<title>This is my show</title>
            <pubDate>Mon, 1 Apr 2007 12:00:00 GMT</pubDate>
</item>
  

The Podcast XML

Ok, so lets get back to the world of XML for Podcasts. The basic structure is this:

<channel>
    <item></item>
</channel>

channel 

A channel is derived from the language of television. In television you have channels. Each channel is a certain grouping of programs, and you know you can tune into that channel to watch a particular kind of show. RSS allows this kind of grouping. You could have several channels in one RSS document and users could decide which is the one they wish to subscribe to. In this way if you produce a lot of audio content of different genres (for example) you can decide how to group these.

In our example we have just one channel. 

Each channel needs a name. So here you can give your channel a name using title tags. For example, this is all that is needed to give a channel a name :

 <channel>
        <title>Gem_Sqash</title>
 </channel>
  

item 

Next we give the channel its first program (audio file), this is done using an item tag and giving the item tag some properties.:

    <channel>
        <title>Gem_Sqash</title>
        <item>
                <title>This is my show</title>
                <enclosure url="http://adam.engagetv.com/gem_sqash/01_vlf.mp3" length="1000" type="audio/mpeg"/>
        </item>
    </channel>
  

You will notice there is one line here that doesn't  doesn't fit the rules we have learnt so far. The enclosure tag.

enclosure

  <enclosure url="http://adam.engagetv.com/gem_sqash/01_vlf.mp3" length="1000" type="audio/mpeg"/>
  

The above line is the enclosure element, and it just describes the location online of the audio file, its length, and what kind of audio file it is. You will notice it doesn't have a corresponding closing tag. Don't worry about, its ok, the rules for Podcasts tags allow this. The url is the location of the audio file online and it has to have a full url, this means it must be of the format "http://www.mydomain.com/myaudiofile.mp3" - the location url must start with "http://". The additional information included in the enclosure element are length and type. The length refers to the filesizeof the program not the duration. If you do not know what the file size is (measured in bytes) then exclude the information like so:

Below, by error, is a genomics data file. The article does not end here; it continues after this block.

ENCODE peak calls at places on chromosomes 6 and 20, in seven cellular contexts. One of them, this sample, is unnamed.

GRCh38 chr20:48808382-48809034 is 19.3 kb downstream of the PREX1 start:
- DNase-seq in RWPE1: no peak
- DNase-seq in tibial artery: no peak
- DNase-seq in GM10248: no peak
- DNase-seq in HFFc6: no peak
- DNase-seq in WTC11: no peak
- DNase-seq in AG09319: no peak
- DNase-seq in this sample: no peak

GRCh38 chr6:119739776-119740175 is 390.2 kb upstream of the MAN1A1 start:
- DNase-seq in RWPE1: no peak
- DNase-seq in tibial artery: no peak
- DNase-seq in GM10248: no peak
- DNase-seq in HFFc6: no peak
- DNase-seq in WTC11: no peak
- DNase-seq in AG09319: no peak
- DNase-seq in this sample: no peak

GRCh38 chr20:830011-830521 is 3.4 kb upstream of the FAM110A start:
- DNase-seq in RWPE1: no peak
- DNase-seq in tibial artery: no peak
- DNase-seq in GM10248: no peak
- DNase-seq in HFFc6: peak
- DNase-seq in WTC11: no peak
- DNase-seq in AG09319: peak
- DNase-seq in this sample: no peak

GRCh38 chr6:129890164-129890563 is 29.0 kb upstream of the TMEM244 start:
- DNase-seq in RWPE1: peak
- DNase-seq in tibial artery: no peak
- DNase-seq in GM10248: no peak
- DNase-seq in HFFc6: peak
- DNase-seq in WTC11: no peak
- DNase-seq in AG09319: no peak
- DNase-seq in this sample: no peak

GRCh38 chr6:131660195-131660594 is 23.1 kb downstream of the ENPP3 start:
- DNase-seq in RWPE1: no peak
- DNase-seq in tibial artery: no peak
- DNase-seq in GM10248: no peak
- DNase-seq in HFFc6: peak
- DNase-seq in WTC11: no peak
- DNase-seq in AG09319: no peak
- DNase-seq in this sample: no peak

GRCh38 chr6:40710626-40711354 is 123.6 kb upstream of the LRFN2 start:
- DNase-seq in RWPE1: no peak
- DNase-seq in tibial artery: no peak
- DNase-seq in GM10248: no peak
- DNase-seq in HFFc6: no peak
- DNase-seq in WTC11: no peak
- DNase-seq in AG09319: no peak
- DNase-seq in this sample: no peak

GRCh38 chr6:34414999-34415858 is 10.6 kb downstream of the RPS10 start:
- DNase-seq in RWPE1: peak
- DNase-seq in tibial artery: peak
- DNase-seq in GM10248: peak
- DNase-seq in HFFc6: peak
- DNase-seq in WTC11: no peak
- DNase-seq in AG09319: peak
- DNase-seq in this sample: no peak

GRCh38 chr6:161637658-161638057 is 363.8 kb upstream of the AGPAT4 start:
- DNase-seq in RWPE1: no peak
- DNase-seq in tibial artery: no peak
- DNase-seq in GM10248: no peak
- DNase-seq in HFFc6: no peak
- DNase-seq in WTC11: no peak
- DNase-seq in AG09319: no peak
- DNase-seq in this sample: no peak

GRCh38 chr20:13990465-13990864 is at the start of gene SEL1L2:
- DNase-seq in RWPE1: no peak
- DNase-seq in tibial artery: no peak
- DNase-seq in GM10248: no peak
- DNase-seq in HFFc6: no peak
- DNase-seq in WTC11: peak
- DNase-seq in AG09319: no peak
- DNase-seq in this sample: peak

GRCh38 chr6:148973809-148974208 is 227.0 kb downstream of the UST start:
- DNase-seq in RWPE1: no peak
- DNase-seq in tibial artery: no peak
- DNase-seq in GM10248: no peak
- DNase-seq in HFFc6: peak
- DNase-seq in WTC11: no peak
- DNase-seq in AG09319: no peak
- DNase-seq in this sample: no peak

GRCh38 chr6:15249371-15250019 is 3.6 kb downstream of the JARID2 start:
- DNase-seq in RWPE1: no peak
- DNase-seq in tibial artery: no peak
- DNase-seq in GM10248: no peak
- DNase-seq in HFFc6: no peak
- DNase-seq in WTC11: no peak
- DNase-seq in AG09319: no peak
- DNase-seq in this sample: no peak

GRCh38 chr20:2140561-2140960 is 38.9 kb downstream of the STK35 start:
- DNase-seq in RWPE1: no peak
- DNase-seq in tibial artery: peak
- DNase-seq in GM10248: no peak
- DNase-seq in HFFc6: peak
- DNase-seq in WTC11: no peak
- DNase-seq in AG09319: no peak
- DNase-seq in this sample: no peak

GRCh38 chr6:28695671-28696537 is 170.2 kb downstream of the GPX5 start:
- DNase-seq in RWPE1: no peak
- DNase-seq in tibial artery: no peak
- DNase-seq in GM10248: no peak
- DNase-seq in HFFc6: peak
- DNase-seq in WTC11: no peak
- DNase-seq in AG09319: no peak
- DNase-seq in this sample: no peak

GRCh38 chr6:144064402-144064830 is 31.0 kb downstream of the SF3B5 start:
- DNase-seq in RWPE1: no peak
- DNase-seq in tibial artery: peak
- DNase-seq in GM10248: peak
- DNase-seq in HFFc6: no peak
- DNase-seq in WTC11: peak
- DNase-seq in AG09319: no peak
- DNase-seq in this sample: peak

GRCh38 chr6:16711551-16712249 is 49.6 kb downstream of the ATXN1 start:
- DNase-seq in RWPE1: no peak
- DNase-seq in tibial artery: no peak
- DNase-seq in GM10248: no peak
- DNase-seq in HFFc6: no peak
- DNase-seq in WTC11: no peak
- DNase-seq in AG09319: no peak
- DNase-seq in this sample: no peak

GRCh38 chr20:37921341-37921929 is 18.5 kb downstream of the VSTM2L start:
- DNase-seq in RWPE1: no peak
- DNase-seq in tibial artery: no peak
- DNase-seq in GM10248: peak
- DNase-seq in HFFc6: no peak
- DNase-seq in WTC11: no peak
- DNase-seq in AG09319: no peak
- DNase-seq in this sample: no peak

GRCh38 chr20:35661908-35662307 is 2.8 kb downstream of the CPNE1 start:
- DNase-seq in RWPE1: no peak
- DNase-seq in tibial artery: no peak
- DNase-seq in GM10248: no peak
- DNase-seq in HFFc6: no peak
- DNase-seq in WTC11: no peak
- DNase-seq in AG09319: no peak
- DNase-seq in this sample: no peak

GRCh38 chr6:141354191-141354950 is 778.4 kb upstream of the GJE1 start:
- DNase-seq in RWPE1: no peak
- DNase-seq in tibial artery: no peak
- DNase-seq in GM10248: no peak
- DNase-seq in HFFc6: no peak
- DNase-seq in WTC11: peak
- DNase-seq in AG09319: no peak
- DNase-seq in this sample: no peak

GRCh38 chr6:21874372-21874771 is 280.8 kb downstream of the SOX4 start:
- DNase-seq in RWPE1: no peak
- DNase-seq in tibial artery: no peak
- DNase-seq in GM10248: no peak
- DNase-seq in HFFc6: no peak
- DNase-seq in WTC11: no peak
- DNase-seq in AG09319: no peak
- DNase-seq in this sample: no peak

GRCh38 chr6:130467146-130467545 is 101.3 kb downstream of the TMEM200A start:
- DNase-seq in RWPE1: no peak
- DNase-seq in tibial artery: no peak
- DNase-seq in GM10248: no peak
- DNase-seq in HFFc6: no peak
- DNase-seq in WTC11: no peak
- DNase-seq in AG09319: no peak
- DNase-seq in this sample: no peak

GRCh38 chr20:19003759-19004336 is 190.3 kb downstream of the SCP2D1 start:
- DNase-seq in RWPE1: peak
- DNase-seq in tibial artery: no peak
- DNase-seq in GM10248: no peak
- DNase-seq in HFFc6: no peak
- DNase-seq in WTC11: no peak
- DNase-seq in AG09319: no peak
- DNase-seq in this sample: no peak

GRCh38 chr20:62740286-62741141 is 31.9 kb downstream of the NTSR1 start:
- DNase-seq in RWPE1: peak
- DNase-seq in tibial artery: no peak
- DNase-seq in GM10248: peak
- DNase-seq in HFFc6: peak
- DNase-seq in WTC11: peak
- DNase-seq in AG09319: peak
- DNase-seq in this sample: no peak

<enclosure url="http://adam.engagetv.com/gem_sqash/01_vlf.mp3" type="audio/mpeg"/>
  

The type refers to what kind of audio file it is. I recommend for your first example you use and MP3 file, in which case you would leave this as it is.

pubDate

The pubDate element lists the date that the item was published. Some podcast programs will not recognise a new program (item) unless this information is present. 

xml and rss 

Lastly we need to include two lines at the top of the document. Take notice of the first two lines in our original example:

<?xml version="1.0" encoding="UTF-8"?>
<rss version="2.0">
  

These are necessary to include in your file, if you don't include them your podcast won't work. These two lines determine what type of tag structure we are using for the feed. This is necessary as the softwares that need to interpret this information need to know what rules to follow. Make sure you type these lines exactly as you see them above. In the above example we are stating that we want to use the XML version 1 syntax together with the RSS version 2 rules for tags. There are many other varieties,which is why its important to state here which variety of RSS file is being used.

The complete file

So our final XML file looks like this:

<?xml version="1.0" encoding="UTF-8"?>
<rss version="2.0">
    <channel>
        <title>Gem_Sqash</title>
          <link>http://adam.engagetv.com/</link>
          <item>
              <title>This is my show</title>
              <enclosure url="http://adam.engagetv.com/gem_sqash/01_vlf.mp3" length="1000" type="audio/mpeg"/>
              <pubDate>Mon, 1 Apr 2007 12:00:00 GMT</pubDate>
          </item>
     </channel>
</rss>

Ok. If you replicate this and use you own information then you can put the file (and audio file) online and you have your first Podcast!